These are questions that the Perseverance rover will not directly answer when the rover touches down in Jezero crater, but the mission is the first step in further lines of study. Among its scientific objectives, Perseverance will use its drill to collect samples of Martian rock and soil in a process referred to as ‘sample caching.’ The idea is that the rover will store samples that could be returned to Earth at a later date by a Mars Sample Return mission. If the sample return effort is successful, scientists on Earth would then be able to study pristine pieces of the red planet with instruments and methods that are currently too large or complicated to be performed robotically on Mars.
The new findings provide step forward in constraining the mechanisms that could have led to the current composition of Mars’ surface in Jezero crater and set the stage for further work. The study employed a new approach for mapping the Mg and Fe composition of martian olivine from orbit. The work was based on previous studies of olivine on the Moon, as well as laboratory work on synthetic olivine samples. Using their method, the team was able to quantify the amount of Fe versus Mg that composes olivine at Mars’ surface. The paper is an initial attempt, and the team acknowledges that the methods must be refined further, yet they were able to glean important insights from these initial mapping efforts. What they found were a range of olivine signatures that showed varying levels of saturation. Interestingly, the most saturated olivine signatures had no correlation with carbonates at all, and could represent locations on Mars where olivine has not been altered by serpentinization.
“The process of serpentinization is the best way to explain why the carbonate only occurs with the olivine,” said Brown, “but the new 2020 paper shows that the vice versa condition doesn’t hold.”
In the data from MRO, the team identified these areas of pristine olivine that were absent of carbonate. Last summer, at the 9th International Conference on Mars, the team of researchers presented the findings, referring to the cache of pristine olivine as ‘population zero’ because it likely represents olivine that has not undergone serpentinization.
“If we can understand more about the population zero olivine, we can learn more about the processes that may have led to the carbonate,” said Brown.
In a sense, the olivine deposits that the team identified provide a starting point for analyzing data that will be gathered by Perseverance in the coming years. The team believes that the olivine deposits they have identified are a precursor to the carbonated and hydrated olivine that Perseverance will be directly inspecting at its landing site. Understanding how those minerals started out could be critical in determining the environmental conditions that led Jezero crater to look like it does today, and whether or not there was a point in history where the crater and the lake it held could have been habitable for life.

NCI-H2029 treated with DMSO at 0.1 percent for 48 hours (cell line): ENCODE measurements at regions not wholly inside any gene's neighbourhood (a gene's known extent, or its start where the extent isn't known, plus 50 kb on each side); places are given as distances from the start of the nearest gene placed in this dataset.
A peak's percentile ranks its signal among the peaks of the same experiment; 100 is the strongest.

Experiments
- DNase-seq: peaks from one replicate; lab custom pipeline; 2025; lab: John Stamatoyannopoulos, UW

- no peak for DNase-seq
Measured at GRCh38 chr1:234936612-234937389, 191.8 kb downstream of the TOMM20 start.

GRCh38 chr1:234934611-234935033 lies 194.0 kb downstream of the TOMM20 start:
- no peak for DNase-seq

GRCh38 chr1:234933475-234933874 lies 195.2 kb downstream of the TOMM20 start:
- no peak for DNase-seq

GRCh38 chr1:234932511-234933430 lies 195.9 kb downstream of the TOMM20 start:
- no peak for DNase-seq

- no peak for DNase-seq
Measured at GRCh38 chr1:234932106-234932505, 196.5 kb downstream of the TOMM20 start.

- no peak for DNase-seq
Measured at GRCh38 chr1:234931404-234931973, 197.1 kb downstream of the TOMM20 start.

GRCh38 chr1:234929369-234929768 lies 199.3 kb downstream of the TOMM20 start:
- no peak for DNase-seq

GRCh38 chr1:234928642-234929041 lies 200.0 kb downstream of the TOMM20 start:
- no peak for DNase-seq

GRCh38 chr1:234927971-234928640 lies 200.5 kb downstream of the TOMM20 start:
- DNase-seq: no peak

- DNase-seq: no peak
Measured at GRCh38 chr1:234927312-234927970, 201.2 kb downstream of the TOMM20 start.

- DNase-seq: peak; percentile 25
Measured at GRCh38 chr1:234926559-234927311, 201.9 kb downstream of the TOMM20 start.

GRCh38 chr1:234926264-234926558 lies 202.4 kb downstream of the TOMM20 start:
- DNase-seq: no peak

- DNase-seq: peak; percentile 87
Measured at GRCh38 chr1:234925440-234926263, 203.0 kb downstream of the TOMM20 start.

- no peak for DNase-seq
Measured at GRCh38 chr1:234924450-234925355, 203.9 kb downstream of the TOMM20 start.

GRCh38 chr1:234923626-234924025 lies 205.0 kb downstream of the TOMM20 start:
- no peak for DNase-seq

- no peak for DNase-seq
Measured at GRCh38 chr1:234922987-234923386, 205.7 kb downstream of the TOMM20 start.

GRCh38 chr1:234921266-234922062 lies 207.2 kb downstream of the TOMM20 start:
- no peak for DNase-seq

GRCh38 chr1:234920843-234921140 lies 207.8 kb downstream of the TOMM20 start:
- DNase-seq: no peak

“Another reason it’s important to recognize the population zero olivines is that we can look for them in Jezero crater,” said Brown. “With CRISM, we have detected them north of the crater, but because of the mixing with carbonates and other stuff at Jezero, we can’t be sure that the olivine is say 50% ‘population zero’ or whether just some grains may occur in loose boulders that we visit. But we’ll be looking for it.”
MRO launched in 2005, and has since been making observations that help scientists interpret the history of liquid water on Mars. Many Mars missions have provided evidence that liquid water once flowed on the surface of the red planet, but MRO provides data that can help us understand just how long this water persisted.
The Perseverance rover is a key component of NASA’s Mars 2020 mission, which is scheduled to launch this summer from Cape Canaveral. Mars 2020 is the next step in NASA’s long-term robotic exploration of the red planet. The Perseverance rover expands upon the framework developed for NASA’s Curiosity rover, and is designed to addressed key questions about the potential for life on ancient Mars.
The study, “Olivine‐Carbonate Mineralogy of the Jezero Crater Region,” was published in the Journal of Geophysical Research: Planets. The work was supported in part through the NASA Astrobiology Institute (NAI) element of the NASA Astrobiology Program. The NAIconcluded activities at the end of 2019. This research is a critical part of NASA’s work to understand the Universe, advance human exploration, and inspire the next generation. As NASA’s Artemis program moves forward with human exploration of the Moon, the search for life on other worlds remains a top priority for the agency.